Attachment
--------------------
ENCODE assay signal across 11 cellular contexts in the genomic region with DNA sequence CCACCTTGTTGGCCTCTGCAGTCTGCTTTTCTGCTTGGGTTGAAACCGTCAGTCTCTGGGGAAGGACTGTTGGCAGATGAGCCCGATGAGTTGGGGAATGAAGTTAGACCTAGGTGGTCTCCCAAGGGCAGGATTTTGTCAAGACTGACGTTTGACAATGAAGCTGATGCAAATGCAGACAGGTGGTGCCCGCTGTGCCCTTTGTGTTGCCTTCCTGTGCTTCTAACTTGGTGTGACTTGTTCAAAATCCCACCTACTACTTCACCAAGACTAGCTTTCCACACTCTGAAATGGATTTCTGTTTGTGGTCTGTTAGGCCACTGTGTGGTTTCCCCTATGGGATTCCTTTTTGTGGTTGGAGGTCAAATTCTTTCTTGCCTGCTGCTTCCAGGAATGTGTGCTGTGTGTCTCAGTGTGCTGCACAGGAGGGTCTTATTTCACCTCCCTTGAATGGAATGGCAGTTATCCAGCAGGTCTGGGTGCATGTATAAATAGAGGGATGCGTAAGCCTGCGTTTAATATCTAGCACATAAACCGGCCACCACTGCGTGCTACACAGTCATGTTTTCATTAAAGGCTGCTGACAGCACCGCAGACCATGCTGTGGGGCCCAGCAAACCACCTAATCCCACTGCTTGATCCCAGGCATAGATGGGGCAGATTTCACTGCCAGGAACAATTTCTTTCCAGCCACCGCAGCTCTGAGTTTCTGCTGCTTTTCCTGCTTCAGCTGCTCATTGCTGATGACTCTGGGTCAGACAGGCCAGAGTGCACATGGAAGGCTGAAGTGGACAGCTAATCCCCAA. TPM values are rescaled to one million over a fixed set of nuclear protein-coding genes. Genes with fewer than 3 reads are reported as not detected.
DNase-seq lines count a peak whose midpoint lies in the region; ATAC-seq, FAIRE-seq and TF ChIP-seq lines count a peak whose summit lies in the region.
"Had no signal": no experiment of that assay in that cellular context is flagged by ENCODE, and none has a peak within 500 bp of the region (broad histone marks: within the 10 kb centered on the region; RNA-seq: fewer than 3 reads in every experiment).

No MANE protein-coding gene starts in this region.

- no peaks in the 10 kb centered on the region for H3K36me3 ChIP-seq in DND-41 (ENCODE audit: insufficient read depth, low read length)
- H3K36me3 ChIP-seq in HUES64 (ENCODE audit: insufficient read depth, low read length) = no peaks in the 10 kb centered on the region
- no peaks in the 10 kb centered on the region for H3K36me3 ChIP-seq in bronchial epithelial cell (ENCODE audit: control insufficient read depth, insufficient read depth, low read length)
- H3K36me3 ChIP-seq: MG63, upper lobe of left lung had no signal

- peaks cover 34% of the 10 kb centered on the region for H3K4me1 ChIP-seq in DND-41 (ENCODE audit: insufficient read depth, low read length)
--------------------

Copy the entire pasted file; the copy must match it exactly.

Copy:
ENCODE assay signal across 11 cellular contexts in the genomic region with DNA sequence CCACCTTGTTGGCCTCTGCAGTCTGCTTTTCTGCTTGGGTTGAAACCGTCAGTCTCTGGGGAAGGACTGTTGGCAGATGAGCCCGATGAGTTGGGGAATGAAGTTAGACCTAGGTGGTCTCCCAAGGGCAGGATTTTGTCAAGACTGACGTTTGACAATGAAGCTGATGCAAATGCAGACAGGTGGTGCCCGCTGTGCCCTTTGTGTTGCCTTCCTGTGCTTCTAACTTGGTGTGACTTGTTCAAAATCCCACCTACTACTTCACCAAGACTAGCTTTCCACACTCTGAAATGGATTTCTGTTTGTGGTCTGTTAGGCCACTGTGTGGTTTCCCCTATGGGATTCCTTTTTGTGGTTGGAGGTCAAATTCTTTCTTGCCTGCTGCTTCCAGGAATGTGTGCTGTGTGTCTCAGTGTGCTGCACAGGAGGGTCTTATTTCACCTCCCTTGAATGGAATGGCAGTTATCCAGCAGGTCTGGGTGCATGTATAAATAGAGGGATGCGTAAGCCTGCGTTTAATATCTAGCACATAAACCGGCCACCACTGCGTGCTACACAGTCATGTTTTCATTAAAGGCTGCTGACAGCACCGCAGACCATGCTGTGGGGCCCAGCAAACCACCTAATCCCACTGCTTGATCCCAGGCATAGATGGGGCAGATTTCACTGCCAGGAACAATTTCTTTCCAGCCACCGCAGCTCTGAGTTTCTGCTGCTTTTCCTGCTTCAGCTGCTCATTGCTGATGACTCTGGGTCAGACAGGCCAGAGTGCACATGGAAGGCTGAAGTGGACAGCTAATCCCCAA. TPM values are rescaled to one million over a fixed set of nuclear protein-coding genes. Genes with fewer than 3 reads are reported as not detected.
DNase-seq lines count a peak whose midpoint lies in the region; ATAC-seq, FAIRE-seq and TF ChIP-seq lines count a peak whose summit lies in the region.
"Had no signal": no experiment of that assay in that cellular context is flagged by ENCODE, and none has a peak within 500 bp of the region (broad histone marks: within the 10 kb centered on the region; RNA-seq: fewer than 3 reads in every experiment).

No MANE protein-coding gene starts in this region.

- no peaks in the 10 kb centered on the region for H3K36me3 ChIP-seq in DND-41 (ENCODE audit: insufficient read depth, low read length)
- H3K36me3 ChIP-seq in HUES64 (ENCODE audit: insufficient read depth, low read length) = no peaks in the 10 kb centered on the region
- no peaks in the 10 kb centered on the region for H3K36me3 ChIP-seq in bronchial epithelial cell (ENCODE audit: control insufficient read depth, insufficient read depth, low read length)
- H3K36me3 ChIP-seq: MG63, upper lobe of left lung had no signal

- peaks cover 34% of the 10 kb centered on the region for H3K4me1 ChIP-seq in DND-41 (ENCODE audit: insufficient read depth, low read length)